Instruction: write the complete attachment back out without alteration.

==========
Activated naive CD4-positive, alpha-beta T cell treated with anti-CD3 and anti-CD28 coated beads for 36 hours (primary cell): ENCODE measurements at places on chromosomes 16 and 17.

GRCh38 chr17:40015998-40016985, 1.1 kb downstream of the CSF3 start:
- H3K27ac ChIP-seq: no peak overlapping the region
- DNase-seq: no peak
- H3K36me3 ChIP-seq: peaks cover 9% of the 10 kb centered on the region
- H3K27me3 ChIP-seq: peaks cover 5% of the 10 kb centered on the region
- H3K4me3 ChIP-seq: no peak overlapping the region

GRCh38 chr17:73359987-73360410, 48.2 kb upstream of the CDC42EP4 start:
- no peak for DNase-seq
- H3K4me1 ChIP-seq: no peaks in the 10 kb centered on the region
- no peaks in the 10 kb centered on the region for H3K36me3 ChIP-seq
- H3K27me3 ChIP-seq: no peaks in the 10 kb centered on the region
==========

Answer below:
Activated naive CD4-positive, alpha-beta T cell treated with anti-CD3 and anti-CD28 coated beads for 36 hours (primary cell): ENCODE measurements at places on chromosomes 16 and 17.

GRCh38 chr17:40015998-40016985, 1.1 kb downstream of the CSF3 start:
- H3K27ac ChIP-seq: no peak overlapping the region
- DNase-seq: no peak
- H3K36me3 ChIP-seq: peaks cover 9% of the 10 kb centered on the region
- H3K27me3 ChIP-seq: peaks cover 5% of the 10 kb centered on the region
- H3K4me3 ChIP-seq: no peak overlapping the region

GRCh38 chr17:73359987-73360410, 48.2 kb upstream of the CDC42EP4 start:
- no peak for DNase-seq
- H3K4me1 ChIP-seq: no peaks in the 10 kb centered on the region
- no peaks in the 10 kb centered on the region for H3K36me3 ChIP-seq
- H3K27me3 ChIP-seq: no peaks in the 10 kb centered on the region